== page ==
Lacklustre capex by PSUs is blunting government’s growth stimulus

FY25 will be the fourth successive year in which more than half the growth in total spending through the budget will be due to higher spending on capex. (Mint)
FY25 will be the fourth successive year in which more than half the growth in total spending through the budget will be due to higher spending on capex. (Mint)

Summary

The government's growth strategy of increasing capex spending through its budget can at best support the economy by offsetting smaller investments by central public sector enterprises, but not stimulate GDP to a higher trajectory

The Narendra Modi government’s strategy for supporting growth has been to increase capital expenditure through its budget in the hope that the infrastructure created would nudge the non-government sector to invest, creating new incomes.

Presenting the interim budget for FY25 on 1 February, finance minister Nirmala Sitharaman, while keeping all taxes untouched, increased the budget outlay for capex for the fourth straight year. 

The strategy of prioritising capex over other expenditures has been widely praised for it leads to an improvement in the quality of the government’s spending. But is it actually leading to growth?

It’s true the Union Budget’s quality of spending has improved over the years, as it is spending more than earlier on capex, even if its equity infusion into Air India and BSNL are removed from the calculation. 

Calculations by economists at Motilal Oswal show that the equity infusion in Air India made up for more than a third of the capex increases by the budget in FY21 to FY22, and as much as 1.74 trillion went to BSNL from FY21 to FY23.

FY25 will be the fourth successive year in which more than half the growth in the total spending through the budget will be due to higher spending on capex. The interim budget projects that capital spending in FY25 (budget estimate) will increase 17% year-on-year, which is more than double the growth projected in the total spending, 6%. 

The government will spend 11.11 lakh crore (budget estimate) under this head, more than three times of what it was five years ago.  

At 3.4% of GDP, it is double of the Centre’s capex in FY14: 1.7% of GDP. 

But will this capex by the budget contribute more to overall GDP growth than was the case pre-covid or in FY14?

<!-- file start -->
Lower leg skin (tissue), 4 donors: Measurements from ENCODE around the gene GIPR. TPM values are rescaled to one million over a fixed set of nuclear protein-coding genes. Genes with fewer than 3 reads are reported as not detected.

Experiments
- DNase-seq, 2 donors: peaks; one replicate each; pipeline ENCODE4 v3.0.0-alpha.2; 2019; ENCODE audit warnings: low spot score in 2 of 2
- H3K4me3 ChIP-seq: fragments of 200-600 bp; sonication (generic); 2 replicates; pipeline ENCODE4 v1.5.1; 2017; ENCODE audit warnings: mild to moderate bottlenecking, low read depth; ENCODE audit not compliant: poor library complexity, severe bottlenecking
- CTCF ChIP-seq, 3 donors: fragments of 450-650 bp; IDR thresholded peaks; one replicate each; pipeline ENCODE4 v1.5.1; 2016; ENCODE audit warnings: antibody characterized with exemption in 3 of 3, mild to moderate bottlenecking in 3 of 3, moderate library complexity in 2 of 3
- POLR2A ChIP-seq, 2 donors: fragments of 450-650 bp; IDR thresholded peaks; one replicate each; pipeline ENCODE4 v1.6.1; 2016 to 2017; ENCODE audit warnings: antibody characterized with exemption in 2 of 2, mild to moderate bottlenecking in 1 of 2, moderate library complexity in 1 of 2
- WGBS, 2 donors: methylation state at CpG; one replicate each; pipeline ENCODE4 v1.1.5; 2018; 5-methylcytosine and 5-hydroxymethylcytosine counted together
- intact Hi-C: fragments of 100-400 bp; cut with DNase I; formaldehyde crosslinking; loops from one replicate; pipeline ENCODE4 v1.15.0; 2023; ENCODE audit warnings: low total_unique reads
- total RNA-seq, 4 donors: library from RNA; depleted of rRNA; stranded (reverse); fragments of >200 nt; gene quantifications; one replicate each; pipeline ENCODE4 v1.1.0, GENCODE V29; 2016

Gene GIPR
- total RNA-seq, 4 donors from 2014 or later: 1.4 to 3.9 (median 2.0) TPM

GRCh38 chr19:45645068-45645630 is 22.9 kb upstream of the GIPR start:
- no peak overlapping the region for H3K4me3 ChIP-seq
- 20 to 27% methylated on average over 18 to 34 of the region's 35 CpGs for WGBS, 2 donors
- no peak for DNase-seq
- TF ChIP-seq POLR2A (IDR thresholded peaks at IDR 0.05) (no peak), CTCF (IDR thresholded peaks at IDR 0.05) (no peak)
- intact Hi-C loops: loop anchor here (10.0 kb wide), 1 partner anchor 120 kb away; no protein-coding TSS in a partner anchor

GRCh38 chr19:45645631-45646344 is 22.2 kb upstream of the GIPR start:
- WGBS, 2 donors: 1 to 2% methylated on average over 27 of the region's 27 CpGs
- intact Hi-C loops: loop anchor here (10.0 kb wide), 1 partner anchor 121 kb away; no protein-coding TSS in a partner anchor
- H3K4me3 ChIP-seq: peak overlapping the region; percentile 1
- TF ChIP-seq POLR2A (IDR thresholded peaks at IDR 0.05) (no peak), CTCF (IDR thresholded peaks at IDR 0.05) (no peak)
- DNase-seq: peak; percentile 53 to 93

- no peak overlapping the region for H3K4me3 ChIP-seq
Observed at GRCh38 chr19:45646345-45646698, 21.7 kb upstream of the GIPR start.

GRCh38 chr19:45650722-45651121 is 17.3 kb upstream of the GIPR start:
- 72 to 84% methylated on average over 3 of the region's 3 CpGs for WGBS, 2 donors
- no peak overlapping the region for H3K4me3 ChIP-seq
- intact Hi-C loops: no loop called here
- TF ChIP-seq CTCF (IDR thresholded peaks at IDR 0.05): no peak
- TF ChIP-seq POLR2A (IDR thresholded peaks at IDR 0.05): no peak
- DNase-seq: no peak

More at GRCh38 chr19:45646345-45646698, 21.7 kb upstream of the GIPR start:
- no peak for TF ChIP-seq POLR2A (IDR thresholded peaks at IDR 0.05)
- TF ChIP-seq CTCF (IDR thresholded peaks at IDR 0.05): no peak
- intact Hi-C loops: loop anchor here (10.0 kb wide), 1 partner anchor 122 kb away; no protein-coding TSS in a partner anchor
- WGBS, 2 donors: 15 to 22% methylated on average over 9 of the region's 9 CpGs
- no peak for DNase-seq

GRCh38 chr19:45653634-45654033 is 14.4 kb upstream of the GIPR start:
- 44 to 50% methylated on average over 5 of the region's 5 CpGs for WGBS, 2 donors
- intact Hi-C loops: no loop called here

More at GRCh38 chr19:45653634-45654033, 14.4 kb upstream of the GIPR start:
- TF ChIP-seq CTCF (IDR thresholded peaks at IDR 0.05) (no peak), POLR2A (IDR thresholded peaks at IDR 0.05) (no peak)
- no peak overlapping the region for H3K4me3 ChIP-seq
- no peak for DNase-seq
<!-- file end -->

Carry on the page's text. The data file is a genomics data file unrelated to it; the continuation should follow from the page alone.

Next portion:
No, because the budget’s increase in capex is offset by the lower capex by central public sector enterprises (CPSEs). The budget is in effect merely substituting for reduced capex by PSUs. 

The growth impulse and multiplier in the economy depend not just on the central government’s capex spending; but on the total cumulative capex spending by the Centre, states and public sector companies. 

Government data compiled and analysed by Motilal Oswal in its note dated 5 February shows that capex (as measured by Internal and Extra Budgetary Resources) by CPSEs was 2.8% of GDP in FY14. It was 1.4% of GDP in FY23 and 1% of GDP in FY24 (revised estimate). It is budgeted to fall further to 0.9% of GDP in FY25 (budget estimate). This is the lowest in at least the past two decades for which the data is available.

At its peak, CPSEs’ capex was 3.3% of GDP in FY09. The good news, though, is that after contracting for four years, capex by PSUs is slated to grow 2.4% in FY25 (budget estimate). This will be the first year in five years that CPSEs will increase their capex. 

But even after that, the total central public sector capex in FY25 by the Centre and the CPSEs is budgeted (budget estimate) at 3.6% of GDP, same as what it is estimated to be in FY24 (revised estimate), and lower than the pre-covid trend of 4%. In FY14, this was 4.2% of GDP. 

If we include capex by states, the total public sector capex was 5.8% of GDP in FY14. It was 5.7% of GDP in FY23, as per the latest available data. 

In these circumstances, the budget’s growth strategy can at best support the economy by offsetting the smaller investments by CPSEs, but not stimulate GDP to a higher growth trajectory. Probably explains why the private sector remains in wait-and-watch mode and is yet to respond to the Modi government’s call to resume investing.

Catch all the Business News, Market News, Breaking News Events and Latest News Updates on Live Mint. Download The Mint News App to get Daily Market Updates.
more

topics

MINT SPECIALS

Switch to the Mint app for fast and personalized news - Get App